The fruit, which tastes like apple with a juniper essence, are now cultivated extensively on low trellises. There are many clones which have been selected for heavy fruit production, colour and flavour. The harvested fruit are sold fresh, frozen or dried and make a wonderful addition to sweet or savoury dishes, jams, chutney or simply as a dessert with ice cream.
Lemon Myrtle Leaf – Backhousia citriodora
A beautiful Australian shrub naturally occurring in the wetter coastal areas of northern NSW and southern Queensland. It grows up to 3 meters high, with graceful hanging branches of soft green leaves. The clusters of cream feathery flowers occur in Autumn, creating a spectacular fragrant display. A great complement to any home garden in the wetter areas of Australia, it thrives in a rich well drained position.
Most cultivation of this herb occurs near Lismore in NSW, although it is rapidly expanding into all of the temperate growing areas of Australia. Used fresh, the Lemon Myrtle leaf is a most versatile and refreshing herb. For storage, the leaves are cool dried (to prevent loss of essential oils) and then ground and stored in a cool, dry manner for later use.
Lemon Myrtle is without a doubt the most popular of Australia’s native herbs, with it’s fresh fragrance of creamy lemon and lime. It complements so many culinary delights, from fish and chicken to ice cream or sorbet.
This annual vine occurs in isolated areas of western Queensland and South-East Northern Territory. Bush Cucumber would once have been common through most of the central arid zone. However, like Passion Berries, they have been the victim of introduced grazing animals which find the aroma and taste of the cucumbers irresistible. Unlike emus, who also love this fruit, the introduced stock and feral animals fully digest the seed, thereby removing it permanently from the area.
Like it’s cousins in the melon family, Bush Cucumbers enthusiastically climb up and along rocks, logs and low shrubs, sometimes spreading up to 3 meters with long trailing runners. The pale green leaves are roughly triangular, about 50mm across and have a similar feel to sandpaper. The tiny yellow flowers are born at each leaf node and prolifically form fruit which look a bit like green spotted pigeons eggs.
Bush Cucumbers were a favourite fruit of indigenous people of the desert. This was due not only to the great flavour, but the fruit also keeps well in a cool dry environment for many months.
Kutjera (Desert Raisin) – Solanum centrale
Kutjera (Kampurarpa – Pitjantjatjara language) is a small desert plant approximately 30cm in height, with grey to bronze leaves and attractive mauve/blue flowers. It grows naturally through the central deserts from Tennant Creek, NT to Marla, SA. Part of the tomato family (which includes potatoes and capsicums), there are over 100 species of Solanums (Wild Tomatoes) in Australia. However, only six are known to be edible, and Kutjera – Desert Raisins – are the most well known and certainly the most consumed species of the “bush tomatoes”.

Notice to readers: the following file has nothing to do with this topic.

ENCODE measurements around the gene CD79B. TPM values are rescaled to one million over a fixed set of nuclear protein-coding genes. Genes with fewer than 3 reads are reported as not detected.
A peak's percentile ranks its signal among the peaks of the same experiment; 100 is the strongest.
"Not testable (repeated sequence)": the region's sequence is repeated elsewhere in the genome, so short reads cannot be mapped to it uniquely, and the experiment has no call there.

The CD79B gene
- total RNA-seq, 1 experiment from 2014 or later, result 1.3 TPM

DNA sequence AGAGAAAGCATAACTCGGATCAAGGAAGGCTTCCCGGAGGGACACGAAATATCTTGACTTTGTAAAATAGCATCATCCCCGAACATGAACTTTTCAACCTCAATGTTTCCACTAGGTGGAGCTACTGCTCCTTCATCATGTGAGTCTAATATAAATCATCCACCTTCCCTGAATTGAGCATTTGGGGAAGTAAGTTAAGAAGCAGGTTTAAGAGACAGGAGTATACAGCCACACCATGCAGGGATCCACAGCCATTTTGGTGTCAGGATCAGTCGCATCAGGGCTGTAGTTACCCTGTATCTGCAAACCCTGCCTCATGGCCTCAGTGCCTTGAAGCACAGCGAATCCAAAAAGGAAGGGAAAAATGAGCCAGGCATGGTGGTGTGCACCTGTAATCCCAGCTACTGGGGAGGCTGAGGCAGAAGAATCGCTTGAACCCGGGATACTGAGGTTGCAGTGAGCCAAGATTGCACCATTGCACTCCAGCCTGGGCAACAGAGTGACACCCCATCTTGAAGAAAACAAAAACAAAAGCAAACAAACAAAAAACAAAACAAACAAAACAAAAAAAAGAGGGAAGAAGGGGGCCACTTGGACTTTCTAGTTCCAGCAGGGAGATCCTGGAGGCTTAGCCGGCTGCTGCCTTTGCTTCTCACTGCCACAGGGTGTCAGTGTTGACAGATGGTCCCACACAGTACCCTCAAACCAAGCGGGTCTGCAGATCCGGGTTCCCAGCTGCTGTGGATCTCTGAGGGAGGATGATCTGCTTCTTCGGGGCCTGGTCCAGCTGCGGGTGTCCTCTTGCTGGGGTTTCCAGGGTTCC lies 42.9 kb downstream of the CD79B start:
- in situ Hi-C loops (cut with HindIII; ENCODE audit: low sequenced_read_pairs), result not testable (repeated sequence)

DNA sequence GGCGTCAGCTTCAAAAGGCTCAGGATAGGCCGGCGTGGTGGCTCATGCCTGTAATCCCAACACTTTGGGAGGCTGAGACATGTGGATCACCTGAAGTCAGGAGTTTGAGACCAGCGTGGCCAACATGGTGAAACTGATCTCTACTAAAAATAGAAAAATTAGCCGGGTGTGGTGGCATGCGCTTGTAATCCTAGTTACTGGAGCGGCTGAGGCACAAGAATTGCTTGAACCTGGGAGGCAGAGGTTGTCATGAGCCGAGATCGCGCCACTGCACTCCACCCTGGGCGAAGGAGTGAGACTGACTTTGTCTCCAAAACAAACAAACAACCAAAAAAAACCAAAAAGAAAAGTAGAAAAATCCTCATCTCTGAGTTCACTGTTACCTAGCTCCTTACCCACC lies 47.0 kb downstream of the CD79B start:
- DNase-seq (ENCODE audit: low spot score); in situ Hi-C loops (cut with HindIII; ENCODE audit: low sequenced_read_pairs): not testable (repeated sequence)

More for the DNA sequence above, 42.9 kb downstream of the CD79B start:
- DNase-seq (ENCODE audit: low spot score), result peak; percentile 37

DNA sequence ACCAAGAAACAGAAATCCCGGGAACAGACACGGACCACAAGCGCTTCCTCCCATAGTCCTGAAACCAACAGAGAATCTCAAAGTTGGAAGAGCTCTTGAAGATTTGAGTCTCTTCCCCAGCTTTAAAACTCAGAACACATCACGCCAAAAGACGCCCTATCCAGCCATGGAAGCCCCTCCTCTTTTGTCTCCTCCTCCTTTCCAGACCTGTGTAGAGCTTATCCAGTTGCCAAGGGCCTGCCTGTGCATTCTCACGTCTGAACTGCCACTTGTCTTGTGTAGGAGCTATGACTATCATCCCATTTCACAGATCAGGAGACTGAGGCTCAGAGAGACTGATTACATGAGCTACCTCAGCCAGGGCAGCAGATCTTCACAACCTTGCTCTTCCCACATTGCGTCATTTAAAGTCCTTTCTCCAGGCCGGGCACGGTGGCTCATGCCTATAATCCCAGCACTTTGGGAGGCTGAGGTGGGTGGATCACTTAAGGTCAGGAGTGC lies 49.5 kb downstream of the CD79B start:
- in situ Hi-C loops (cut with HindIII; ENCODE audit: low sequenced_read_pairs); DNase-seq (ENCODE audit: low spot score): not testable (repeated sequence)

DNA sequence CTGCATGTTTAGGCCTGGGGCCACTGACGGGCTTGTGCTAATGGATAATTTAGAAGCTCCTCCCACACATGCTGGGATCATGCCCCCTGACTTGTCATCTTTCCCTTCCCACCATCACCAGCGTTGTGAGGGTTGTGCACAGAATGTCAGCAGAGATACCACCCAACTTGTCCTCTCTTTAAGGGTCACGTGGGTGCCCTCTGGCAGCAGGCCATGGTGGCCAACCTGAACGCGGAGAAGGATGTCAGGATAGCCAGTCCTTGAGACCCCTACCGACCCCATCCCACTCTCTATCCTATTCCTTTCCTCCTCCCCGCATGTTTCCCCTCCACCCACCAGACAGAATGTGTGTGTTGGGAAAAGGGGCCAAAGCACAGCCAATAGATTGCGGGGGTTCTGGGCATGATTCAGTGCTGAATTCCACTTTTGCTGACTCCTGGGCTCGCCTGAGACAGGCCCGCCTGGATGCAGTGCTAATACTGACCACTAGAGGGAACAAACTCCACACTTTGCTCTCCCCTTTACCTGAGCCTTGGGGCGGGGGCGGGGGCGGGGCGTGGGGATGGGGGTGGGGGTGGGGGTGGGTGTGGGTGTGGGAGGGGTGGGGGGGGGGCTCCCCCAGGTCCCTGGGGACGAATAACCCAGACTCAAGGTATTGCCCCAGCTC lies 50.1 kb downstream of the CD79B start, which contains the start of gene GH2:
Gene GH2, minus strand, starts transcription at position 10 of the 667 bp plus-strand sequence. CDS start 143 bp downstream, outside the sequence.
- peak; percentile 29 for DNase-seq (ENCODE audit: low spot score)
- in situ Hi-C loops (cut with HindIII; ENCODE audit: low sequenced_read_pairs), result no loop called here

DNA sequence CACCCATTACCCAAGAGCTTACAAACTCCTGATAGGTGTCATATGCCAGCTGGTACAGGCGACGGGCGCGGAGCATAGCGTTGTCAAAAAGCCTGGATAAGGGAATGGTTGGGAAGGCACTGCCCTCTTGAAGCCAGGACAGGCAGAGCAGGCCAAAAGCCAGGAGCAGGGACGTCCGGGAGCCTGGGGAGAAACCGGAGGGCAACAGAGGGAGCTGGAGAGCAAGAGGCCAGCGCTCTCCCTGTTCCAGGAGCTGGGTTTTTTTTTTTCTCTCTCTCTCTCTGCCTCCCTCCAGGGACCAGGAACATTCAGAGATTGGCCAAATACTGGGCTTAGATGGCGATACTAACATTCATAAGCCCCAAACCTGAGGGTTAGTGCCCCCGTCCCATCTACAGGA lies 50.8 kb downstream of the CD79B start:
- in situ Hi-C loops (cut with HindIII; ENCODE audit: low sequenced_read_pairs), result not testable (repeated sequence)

In the red, sandy desert, the plants grow quickly after summer rains, mainly from dormant root stock which can last for many years between favorable seasons. The plant also responds and grows rapidly after soil disturbance (along roadsides) or after bushfires.
This arid lands fruit has been a staple food of the indigenous desert dwellers of Central Australia for many thousands of years. A rich source of minerals, particularly potassium, they are also high in vitamin C. The traditional harvesting method is to collect the sun dried fruits of the small bush in the autumn and winter months. In the dried form, the Desert Raisins can be stored for several years.
Desert Raisins are now being cultivated in commercial plots on indigenous communities in the desert regions of Australia. With the use of water-wise irrigation systems, the fruiting cycle has been expanded to eight months instead of just two months (as in the wild).
Desert Lime- Eremocitrus Glauca
This small, slender and spiny tree grows naturally over the inland dry areas of south western Queensland and western NSW, with a small pocket of habitat in the southern flinders Ranges in SA. It is a true citrus with slender upward facing leaves, 5-8 mm across, and white flowers produced in spring. The fruit are like tiny lemons with a porous rind and juicy but sour centre. The trees often appear in groups formed by suckering, particularly where heavy grazing has occurred.
Desert Limes are normally slow growing, like most of the Australian native Citrus species. However when grown in cultivation they are usually grafted, which makes them faster maturing, more productive and less likely to sucker.
Desert Limes were eaten raw by indigenous people, however most Europeans found them a bit sour, and tended to use them for summer drinks or marmalade jam. Increasingly, gourmet chefs have discovered their unique wild lime flavour a welcome addition to fish sauces, salad dressings, flavoured butter, and a multitude of desserts. One favourite use is in Desert Lime Sorbet.